Each instance may provision an additional unmanaged network interface. This interface is bound to a private network segment shared only with your other instances. Currently, a single private network per zone can be provisioned.

The private network is a classic layer 2 segment: it is as if your instances were attached to a dedicated switch. This means:

  • You can use any Ethernet-compatible protocol (IPv4, IPv6, NetBIOS).
  • Security group rules do not apply to traffic inside private networks.
  • Multicast and broadcast are authorized.
  • Only your instances are attached to the segment.
  • No encryption is performed but your packets do not leave our datacenter.
  • Private networks are unmanaged: there is no DHCP server to distribute IPv4 address.
  • Private networks do not span across several zones.

However, there is a small difference: unknown MAC addresses cannot be used. Do not create a bridge including the private interface.

To attach one instance to your private network, go to the instance details and click on the Add private network button:

Activate private network for an instance

Once the instance is attached to the private network, you will see the MAC address of the additional interface:

MAC address of additional interface

If you log into your instance, a new interface should have appeared! Repeat the operation for each instance you want to join the private network. Some operating systems, such as OpenBSD, will require a reboot for the interface to appear.

Configuration

There is no DHCP listening on your private network. You can put one yourself if you want. Meanwhile, let’s see how to use your private network with a static IP configuration on each instance.

You need to choose a subnet and to keep track of the IP assigned to each of your instances. For example, assume you chose the 10.3.4.0/24 network and 10.3.4.10 as the IP address of your first instance. You can use any IP address in this network (from 10.3.4.1 to 10.3.4.254).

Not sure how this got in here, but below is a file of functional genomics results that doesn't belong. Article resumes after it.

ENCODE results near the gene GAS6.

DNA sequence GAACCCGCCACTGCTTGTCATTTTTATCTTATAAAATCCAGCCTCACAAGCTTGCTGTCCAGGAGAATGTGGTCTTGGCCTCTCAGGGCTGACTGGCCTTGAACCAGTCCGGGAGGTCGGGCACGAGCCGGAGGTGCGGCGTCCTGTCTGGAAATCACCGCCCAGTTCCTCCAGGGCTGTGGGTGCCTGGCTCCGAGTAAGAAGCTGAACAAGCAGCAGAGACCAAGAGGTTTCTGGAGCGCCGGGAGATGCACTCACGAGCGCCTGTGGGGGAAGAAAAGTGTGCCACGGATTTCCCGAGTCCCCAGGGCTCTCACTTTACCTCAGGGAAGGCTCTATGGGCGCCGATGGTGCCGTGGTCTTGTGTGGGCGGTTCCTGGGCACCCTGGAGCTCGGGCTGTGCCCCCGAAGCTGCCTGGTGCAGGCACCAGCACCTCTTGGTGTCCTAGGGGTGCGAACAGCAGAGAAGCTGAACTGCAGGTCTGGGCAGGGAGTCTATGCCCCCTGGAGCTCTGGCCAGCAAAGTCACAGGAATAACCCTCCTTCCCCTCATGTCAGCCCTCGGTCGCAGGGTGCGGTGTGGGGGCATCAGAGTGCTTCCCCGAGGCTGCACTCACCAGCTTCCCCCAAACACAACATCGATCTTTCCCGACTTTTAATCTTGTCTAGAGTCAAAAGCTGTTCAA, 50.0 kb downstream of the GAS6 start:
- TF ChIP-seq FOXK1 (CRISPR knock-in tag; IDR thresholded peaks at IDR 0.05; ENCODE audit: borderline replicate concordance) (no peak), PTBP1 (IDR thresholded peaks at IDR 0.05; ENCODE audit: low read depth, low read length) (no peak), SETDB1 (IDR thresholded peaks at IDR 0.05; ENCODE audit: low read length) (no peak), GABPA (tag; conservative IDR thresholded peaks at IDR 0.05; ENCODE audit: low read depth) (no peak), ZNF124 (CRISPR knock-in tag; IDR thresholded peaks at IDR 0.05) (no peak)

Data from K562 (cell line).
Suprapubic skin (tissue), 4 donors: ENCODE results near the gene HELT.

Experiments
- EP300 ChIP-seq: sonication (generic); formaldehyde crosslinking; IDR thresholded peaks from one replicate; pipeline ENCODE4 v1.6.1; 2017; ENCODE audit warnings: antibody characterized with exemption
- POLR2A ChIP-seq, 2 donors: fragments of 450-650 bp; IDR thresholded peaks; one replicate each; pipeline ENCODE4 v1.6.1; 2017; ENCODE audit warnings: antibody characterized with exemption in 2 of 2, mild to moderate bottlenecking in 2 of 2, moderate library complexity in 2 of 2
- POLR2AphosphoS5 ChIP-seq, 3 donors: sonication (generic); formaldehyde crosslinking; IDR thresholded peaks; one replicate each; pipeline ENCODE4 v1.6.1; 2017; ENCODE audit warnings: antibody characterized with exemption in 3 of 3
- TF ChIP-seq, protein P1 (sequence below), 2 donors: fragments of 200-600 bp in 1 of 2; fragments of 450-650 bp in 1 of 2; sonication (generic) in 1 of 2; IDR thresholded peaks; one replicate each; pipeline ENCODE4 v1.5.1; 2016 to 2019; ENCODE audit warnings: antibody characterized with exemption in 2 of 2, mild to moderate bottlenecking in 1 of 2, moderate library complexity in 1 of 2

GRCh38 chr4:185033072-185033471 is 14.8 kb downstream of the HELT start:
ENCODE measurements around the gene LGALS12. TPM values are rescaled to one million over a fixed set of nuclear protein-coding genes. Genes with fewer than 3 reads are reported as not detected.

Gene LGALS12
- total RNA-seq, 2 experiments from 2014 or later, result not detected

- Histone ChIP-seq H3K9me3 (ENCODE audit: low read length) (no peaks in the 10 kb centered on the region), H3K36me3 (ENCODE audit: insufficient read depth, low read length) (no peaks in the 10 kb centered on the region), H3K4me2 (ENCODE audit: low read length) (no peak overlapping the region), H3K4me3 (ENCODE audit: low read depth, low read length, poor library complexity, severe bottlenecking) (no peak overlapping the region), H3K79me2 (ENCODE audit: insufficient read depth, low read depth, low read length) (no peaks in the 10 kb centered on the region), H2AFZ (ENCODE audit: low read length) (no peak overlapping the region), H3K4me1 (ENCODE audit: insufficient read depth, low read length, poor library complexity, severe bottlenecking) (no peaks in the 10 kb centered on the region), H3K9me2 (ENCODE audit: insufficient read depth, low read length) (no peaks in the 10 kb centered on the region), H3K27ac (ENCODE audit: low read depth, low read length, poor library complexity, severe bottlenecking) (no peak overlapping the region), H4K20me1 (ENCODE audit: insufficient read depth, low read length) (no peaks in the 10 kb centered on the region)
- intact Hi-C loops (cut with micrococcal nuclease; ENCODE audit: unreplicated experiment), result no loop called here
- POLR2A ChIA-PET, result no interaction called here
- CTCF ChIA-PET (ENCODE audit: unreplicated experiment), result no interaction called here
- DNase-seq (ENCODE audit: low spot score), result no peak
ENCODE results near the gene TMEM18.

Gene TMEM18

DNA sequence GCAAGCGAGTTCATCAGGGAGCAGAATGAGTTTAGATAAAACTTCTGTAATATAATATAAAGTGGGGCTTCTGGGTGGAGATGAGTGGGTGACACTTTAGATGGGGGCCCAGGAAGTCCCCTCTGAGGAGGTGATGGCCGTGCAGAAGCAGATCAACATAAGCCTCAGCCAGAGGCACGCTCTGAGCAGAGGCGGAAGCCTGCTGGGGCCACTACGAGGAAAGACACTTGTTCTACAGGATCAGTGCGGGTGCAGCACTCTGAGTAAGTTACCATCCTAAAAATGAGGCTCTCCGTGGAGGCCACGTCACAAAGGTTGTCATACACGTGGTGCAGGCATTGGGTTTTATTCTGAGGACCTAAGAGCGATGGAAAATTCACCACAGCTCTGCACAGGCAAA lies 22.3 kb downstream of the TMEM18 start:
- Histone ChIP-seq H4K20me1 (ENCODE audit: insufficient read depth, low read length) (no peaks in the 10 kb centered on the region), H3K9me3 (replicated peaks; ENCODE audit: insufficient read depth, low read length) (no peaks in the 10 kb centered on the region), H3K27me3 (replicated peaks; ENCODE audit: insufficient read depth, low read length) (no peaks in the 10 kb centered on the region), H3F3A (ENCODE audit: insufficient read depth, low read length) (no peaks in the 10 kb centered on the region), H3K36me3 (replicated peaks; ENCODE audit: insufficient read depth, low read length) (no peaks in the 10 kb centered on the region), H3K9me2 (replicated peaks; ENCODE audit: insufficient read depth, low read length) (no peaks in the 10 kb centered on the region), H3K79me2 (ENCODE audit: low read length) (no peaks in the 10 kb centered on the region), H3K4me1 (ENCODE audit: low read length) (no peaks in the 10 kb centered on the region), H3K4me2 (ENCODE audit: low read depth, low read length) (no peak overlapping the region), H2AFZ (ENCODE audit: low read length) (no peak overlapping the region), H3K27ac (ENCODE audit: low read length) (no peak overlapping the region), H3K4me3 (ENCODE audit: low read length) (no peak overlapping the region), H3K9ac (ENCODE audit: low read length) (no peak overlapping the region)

Debian/Ubuntu

Create a new file /etc/network/interfaces.d/01-privnet.cfg. For Debian, uses this stanza:

auto eth1
iface eth1 inet static
   address 10.3.4.10/24

On Ubuntu, the new interface name is ens7:

auto ens7
iface ens7 inet static
   address 10.3.4.10/24

Then, use ifup eth1 or ifup ens7 to bring up the interface.

CentOS

On CentOS, create /etc/sysconfig/network-scripts/ifcfg-eth1 with the following content:

DEVICE=eth1
IPADDR=10.3.4.10
NETMASK=255.255.255.0
ONBOOT=yes

Then, use ifup eth1 to bring the interface up.

Windows

On Windows, go to the Network and sharing center. You should see the additional network interface:

Network and sharing center

Click on the name of the new interface (“Ethernet 2” in our screenshot). You should get the following dialog box:

Ethernet 2 status

Click on the Properties button. You will get the following dialog box:

Ethernet 2 properties

Click on Internet Protocol Version 4, then on Properties. You’ll get a new dialog box. Click on Use the following IP address and complete with the IP address you assigned for the instance (10.3.4.10) and use 255.255.255.0 for the subnet mask. You should get something like this:

IPv4 properties

OpenBSD

OpenBSD needs to be rebooted for the new interface to show up. Once rebooted, create the interface configuration file:

echo 'inet 10.3.4.10/24' > /etc/hostname.vio1
sh /etc/netstart vio1

Using the API

There are three API endpoints related to the private network feature: